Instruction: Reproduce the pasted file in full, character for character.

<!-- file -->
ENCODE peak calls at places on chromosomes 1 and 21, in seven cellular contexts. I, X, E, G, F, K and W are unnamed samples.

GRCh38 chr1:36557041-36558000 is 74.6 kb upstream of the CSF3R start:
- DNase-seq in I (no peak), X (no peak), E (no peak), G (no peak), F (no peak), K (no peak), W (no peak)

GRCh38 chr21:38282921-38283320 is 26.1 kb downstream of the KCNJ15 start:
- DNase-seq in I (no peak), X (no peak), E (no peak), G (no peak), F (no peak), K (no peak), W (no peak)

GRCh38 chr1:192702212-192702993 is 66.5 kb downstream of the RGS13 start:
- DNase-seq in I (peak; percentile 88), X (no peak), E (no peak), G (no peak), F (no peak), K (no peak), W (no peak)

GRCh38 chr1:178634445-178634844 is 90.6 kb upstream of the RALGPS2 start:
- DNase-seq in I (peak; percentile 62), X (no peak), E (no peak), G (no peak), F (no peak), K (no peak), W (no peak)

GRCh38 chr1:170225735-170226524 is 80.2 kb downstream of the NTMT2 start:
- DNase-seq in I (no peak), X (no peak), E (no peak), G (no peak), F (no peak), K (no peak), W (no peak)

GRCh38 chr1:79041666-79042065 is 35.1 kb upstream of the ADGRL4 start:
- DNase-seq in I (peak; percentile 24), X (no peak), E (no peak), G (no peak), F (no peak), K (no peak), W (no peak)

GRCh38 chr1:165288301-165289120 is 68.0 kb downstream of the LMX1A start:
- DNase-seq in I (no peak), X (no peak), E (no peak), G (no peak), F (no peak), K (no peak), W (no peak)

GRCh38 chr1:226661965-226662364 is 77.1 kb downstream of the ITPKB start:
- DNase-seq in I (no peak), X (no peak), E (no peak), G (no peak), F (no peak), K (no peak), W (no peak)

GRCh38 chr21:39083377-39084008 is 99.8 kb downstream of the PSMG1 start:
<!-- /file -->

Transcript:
ENCODE peak calls at places on chromosomes 1 and 21, in seven cellular contexts. I, X, E, G, F, K and W are unnamed samples.

GRCh38 chr1:36557041-36558000 is 74.6 kb upstream of the CSF3R start:
- DNase-seq in I (no peak), X (no peak), E (no peak), G (no peak), F (no peak), K (no peak), W (no peak)

GRCh38 chr21:38282921-38283320 is 26.1 kb downstream of the KCNJ15 start:
- DNase-seq in I (no peak), X (no peak), E (no peak), G (no peak), F (no peak), K (no peak), W (no peak)

GRCh38 chr1:192702212-192702993 is 66.5 kb downstream of the RGS13 start:
- DNase-seq in I (peak; percentile 88), X (no peak), E (no peak), G (no peak), F (no peak), K (no peak), W (no peak)

GRCh38 chr1:178634445-178634844 is 90.6 kb upstream of the RALGPS2 start:
- DNase-seq in I (peak; percentile 62), X (no peak), E (no peak), G (no peak), F (no peak), K (no peak), W (no peak)

GRCh38 chr1:170225735-170226524 is 80.2 kb downstream of the NTMT2 start:
- DNase-seq in I (no peak), X (no peak), E (no peak), G (no peak), F (no peak), K (no peak), W (no peak)

GRCh38 chr1:79041666-79042065 is 35.1 kb upstream of the ADGRL4 start:
- DNase-seq in I (peak; percentile 24), X (no peak), E (no peak), G (no peak), F (no peak), K (no peak), W (no peak)

GRCh38 chr1:165288301-165289120 is 68.0 kb downstream of the LMX1A start:
- DNase-seq in I (no peak), X (no peak), E (no peak), G (no peak), F (no peak), K (no peak), W (no peak)

GRCh38 chr1:226661965-226662364 is 77.1 kb downstream of the ITPKB start:
- DNase-seq in I (no peak), X (no peak), E (no peak), G (no peak), F (no peak), K (no peak), W (no peak)

GRCh38 chr21:39083377-39084008 is 99.8 kb downstream of the PSMG1 start: